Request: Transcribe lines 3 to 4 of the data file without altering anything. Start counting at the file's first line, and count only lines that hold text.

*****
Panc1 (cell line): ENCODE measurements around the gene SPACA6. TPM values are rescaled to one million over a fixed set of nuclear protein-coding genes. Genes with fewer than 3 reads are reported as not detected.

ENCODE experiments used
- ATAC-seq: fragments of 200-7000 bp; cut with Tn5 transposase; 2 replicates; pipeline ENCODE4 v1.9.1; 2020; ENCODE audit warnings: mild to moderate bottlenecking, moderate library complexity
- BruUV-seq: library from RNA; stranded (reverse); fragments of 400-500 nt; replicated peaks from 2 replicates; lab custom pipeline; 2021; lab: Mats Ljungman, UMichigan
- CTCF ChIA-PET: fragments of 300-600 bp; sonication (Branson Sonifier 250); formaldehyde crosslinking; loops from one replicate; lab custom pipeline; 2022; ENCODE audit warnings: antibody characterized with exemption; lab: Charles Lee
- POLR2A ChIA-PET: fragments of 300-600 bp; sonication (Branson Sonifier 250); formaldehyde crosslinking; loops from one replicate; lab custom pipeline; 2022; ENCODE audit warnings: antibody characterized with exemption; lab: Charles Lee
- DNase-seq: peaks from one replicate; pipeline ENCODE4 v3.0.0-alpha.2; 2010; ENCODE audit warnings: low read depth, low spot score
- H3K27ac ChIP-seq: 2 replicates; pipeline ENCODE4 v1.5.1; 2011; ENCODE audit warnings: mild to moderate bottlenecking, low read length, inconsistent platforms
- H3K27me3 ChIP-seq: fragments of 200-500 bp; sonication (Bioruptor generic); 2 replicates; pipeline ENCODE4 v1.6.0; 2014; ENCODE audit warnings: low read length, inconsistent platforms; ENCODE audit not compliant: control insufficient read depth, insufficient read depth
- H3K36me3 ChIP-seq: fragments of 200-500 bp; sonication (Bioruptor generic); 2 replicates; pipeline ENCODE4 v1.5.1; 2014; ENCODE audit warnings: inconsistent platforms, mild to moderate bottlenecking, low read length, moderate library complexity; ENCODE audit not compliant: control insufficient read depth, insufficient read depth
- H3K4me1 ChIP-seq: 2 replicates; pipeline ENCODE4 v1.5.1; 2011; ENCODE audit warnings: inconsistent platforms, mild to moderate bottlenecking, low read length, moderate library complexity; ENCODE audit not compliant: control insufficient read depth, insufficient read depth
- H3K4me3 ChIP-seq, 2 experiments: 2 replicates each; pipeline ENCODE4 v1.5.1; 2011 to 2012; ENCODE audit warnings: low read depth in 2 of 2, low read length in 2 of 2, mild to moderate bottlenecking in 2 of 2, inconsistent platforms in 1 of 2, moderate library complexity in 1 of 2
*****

- ATAC-seq: fragments of 200-7000 bp; cut with Tn5 transposase; 2 replicates; pipeline ENCODE4 v1.9.1; 2020; ENCODE audit warnings: mild to moderate bottlenecking, moderate library complexity
- BruUV-seq: library from RNA; stranded (reverse); fragments of 400-500 nt; replicated peaks from 2 replicates; lab custom pipeline; 2021; lab: Mats Ljungman, UMichigan